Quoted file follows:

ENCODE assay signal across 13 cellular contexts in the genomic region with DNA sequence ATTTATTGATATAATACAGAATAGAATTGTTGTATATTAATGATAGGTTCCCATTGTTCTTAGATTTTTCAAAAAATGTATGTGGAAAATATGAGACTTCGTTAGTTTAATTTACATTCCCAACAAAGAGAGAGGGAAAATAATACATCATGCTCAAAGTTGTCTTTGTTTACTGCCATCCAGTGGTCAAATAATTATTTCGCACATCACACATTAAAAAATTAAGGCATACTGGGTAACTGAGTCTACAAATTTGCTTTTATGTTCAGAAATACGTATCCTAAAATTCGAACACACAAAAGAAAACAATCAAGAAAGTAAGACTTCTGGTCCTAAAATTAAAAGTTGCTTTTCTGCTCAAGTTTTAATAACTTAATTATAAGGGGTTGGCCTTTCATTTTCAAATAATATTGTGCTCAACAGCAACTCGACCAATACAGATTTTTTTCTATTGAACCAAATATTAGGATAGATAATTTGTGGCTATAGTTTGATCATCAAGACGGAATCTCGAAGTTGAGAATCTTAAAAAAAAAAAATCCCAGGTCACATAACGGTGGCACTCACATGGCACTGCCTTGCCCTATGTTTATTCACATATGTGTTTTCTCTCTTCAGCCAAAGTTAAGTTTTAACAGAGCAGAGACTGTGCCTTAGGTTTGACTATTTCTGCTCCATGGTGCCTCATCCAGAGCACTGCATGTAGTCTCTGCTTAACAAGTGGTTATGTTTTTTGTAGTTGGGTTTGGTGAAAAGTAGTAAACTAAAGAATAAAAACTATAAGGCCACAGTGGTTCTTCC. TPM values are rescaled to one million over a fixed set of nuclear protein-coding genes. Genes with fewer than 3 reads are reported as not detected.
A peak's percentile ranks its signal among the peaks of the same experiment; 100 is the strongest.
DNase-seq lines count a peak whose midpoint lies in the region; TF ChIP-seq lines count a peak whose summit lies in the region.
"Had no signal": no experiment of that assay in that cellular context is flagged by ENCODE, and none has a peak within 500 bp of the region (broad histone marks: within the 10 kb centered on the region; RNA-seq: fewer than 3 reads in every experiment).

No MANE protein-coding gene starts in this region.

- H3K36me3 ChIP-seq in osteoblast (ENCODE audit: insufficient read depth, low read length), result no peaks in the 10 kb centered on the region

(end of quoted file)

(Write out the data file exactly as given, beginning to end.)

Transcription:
ENCODE assay signal across 13 cellular contexts in the genomic region with DNA sequence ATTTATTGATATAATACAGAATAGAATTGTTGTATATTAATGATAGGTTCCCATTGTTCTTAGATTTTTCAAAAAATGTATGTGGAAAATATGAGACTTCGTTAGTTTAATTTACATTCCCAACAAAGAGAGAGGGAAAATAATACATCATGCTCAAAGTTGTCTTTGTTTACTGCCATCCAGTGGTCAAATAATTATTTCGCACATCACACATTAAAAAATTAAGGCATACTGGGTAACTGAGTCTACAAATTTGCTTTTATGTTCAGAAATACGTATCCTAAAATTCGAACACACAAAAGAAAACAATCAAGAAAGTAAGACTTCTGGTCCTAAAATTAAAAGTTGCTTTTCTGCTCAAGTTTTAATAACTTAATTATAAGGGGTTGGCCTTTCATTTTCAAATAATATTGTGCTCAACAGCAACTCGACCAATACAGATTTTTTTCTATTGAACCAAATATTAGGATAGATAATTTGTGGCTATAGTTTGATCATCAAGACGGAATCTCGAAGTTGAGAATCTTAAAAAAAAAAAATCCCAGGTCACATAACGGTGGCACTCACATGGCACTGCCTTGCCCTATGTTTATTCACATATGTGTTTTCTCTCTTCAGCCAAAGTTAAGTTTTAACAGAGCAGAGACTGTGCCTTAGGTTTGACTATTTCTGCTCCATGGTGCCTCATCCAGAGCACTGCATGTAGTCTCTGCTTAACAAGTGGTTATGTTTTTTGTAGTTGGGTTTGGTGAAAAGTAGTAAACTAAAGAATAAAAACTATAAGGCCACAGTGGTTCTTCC. TPM values are rescaled to one million over a fixed set of nuclear protein-coding genes. Genes with fewer than 3 reads are reported as not detected.
A peak's percentile ranks its signal among the peaks of the same experiment; 100 is the strongest.
DNase-seq lines count a peak whose midpoint lies in the region; TF ChIP-seq lines count a peak whose summit lies in the region.
"Had no signal": no experiment of that assay in that cellular context is flagged by ENCODE, and none has a peak within 500 bp of the region (broad histone marks: within the 10 kb centered on the region; RNA-seq: fewer than 3 reads in every experiment).

No MANE protein-coding gene starts in this region.

- H3K36me3 ChIP-seq in osteoblast (ENCODE audit: insufficient read depth, low read length), result no peaks in the 10 kb centered on the region